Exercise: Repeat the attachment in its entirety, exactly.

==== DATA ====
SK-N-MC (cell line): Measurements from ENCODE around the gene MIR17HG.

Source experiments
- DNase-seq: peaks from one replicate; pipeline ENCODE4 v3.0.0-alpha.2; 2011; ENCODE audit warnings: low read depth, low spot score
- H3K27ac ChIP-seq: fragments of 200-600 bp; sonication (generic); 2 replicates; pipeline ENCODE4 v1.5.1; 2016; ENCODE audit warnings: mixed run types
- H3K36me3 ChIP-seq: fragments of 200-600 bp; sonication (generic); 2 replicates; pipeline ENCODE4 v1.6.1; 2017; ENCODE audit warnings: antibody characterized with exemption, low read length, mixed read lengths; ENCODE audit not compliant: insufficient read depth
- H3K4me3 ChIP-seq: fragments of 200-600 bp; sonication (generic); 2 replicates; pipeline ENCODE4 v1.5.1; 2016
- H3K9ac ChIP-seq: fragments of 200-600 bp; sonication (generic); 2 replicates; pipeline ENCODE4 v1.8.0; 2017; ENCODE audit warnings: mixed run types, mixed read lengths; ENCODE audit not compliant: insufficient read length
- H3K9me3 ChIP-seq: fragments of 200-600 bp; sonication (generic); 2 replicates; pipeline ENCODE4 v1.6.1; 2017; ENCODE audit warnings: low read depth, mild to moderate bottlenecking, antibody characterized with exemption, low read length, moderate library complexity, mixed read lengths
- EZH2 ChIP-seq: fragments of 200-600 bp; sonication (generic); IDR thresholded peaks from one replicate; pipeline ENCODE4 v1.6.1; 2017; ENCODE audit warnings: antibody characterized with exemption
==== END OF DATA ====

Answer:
SK-N-MC (cell line): Measurements from ENCODE around the gene MIR17HG.

Source experiments
- DNase-seq: peaks from one replicate; pipeline ENCODE4 v3.0.0-alpha.2; 2011; ENCODE audit warnings: low read depth, low spot score
- H3K27ac ChIP-seq: fragments of 200-600 bp; sonication (generic); 2 replicates; pipeline ENCODE4 v1.5.1; 2016; ENCODE audit warnings: mixed run types
- H3K36me3 ChIP-seq: fragments of 200-600 bp; sonication (generic); 2 replicates; pipeline ENCODE4 v1.6.1; 2017; ENCODE audit warnings: antibody characterized with exemption, low read length, mixed read lengths; ENCODE audit not compliant: insufficient read depth
- H3K4me3 ChIP-seq: fragments of 200-600 bp; sonication (generic); 2 replicates; pipeline ENCODE4 v1.5.1; 2016
- H3K9ac ChIP-seq: fragments of 200-600 bp; sonication (generic); 2 replicates; pipeline ENCODE4 v1.8.0; 2017; ENCODE audit warnings: mixed run types, mixed read lengths; ENCODE audit not compliant: insufficient read length
- H3K9me3 ChIP-seq: fragments of 200-600 bp; sonication (generic); 2 replicates; pipeline ENCODE4 v1.6.1; 2017; ENCODE audit warnings: low read depth, mild to moderate bottlenecking, antibody characterized with exemption, low read length, moderate library complexity, mixed read lengths
- EZH2 ChIP-seq: fragments of 200-600 bp; sonication (generic); IDR thresholded peaks from one replicate; pipeline ENCODE4 v1.6.1; 2017; ENCODE audit warnings: antibody characterized with exemption